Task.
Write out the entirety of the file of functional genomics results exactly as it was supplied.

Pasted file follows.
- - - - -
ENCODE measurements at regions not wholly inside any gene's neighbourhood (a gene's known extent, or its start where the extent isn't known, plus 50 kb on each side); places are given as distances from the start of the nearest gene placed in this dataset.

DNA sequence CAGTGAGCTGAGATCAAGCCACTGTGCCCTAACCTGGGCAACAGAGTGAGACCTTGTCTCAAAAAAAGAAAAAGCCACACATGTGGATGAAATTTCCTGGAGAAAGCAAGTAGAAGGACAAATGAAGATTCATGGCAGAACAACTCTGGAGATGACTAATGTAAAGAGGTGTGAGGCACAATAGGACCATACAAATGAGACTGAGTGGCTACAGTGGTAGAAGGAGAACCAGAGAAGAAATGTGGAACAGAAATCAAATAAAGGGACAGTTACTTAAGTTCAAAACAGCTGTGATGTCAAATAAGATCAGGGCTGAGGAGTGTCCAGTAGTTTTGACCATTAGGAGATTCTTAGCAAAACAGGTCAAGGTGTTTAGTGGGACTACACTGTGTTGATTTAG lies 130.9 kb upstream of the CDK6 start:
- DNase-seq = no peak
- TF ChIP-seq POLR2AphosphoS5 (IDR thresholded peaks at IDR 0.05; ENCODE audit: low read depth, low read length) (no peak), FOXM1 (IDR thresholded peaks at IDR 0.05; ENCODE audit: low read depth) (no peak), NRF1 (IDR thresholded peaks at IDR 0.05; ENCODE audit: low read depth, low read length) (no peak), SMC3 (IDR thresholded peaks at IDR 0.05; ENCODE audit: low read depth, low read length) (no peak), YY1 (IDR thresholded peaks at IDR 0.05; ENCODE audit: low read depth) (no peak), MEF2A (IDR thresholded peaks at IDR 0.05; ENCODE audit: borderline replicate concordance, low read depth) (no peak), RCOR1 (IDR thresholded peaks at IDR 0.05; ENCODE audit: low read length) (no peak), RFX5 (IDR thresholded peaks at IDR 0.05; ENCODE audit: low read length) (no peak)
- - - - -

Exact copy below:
ENCODE measurements at regions not wholly inside any gene's neighbourhood (a gene's known extent, or its start where the extent isn't known, plus 50 kb on each side); places are given as distances from the start of the nearest gene placed in this dataset.

DNA sequence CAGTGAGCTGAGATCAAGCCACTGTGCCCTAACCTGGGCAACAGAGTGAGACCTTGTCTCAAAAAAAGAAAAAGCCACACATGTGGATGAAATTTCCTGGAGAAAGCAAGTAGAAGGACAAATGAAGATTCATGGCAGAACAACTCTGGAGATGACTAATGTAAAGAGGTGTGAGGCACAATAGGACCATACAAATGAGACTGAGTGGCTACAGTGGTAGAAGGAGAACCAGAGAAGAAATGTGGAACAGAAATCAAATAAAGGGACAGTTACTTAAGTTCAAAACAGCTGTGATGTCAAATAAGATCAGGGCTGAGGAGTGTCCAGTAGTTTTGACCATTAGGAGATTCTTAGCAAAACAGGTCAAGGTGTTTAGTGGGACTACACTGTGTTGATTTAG lies 130.9 kb upstream of the CDK6 start:
- DNase-seq = no peak
- TF ChIP-seq POLR2AphosphoS5 (IDR thresholded peaks at IDR 0.05; ENCODE audit: low read depth, low read length) (no peak), FOXM1 (IDR thresholded peaks at IDR 0.05; ENCODE audit: low read depth) (no peak), NRF1 (IDR thresholded peaks at IDR 0.05; ENCODE audit: low read depth, low read length) (no peak), SMC3 (IDR thresholded peaks at IDR 0.05; ENCODE audit: low read depth, low read length) (no peak), YY1 (IDR thresholded peaks at IDR 0.05; ENCODE audit: low read depth) (no peak), MEF2A (IDR thresholded peaks at IDR 0.05; ENCODE audit: borderline replicate concordance, low read depth) (no peak), RCOR1 (IDR thresholded peaks at IDR 0.05; ENCODE audit: low read length) (no peak), RFX5 (IDR thresholded peaks at IDR 0.05; ENCODE audit: low read length) (no peak)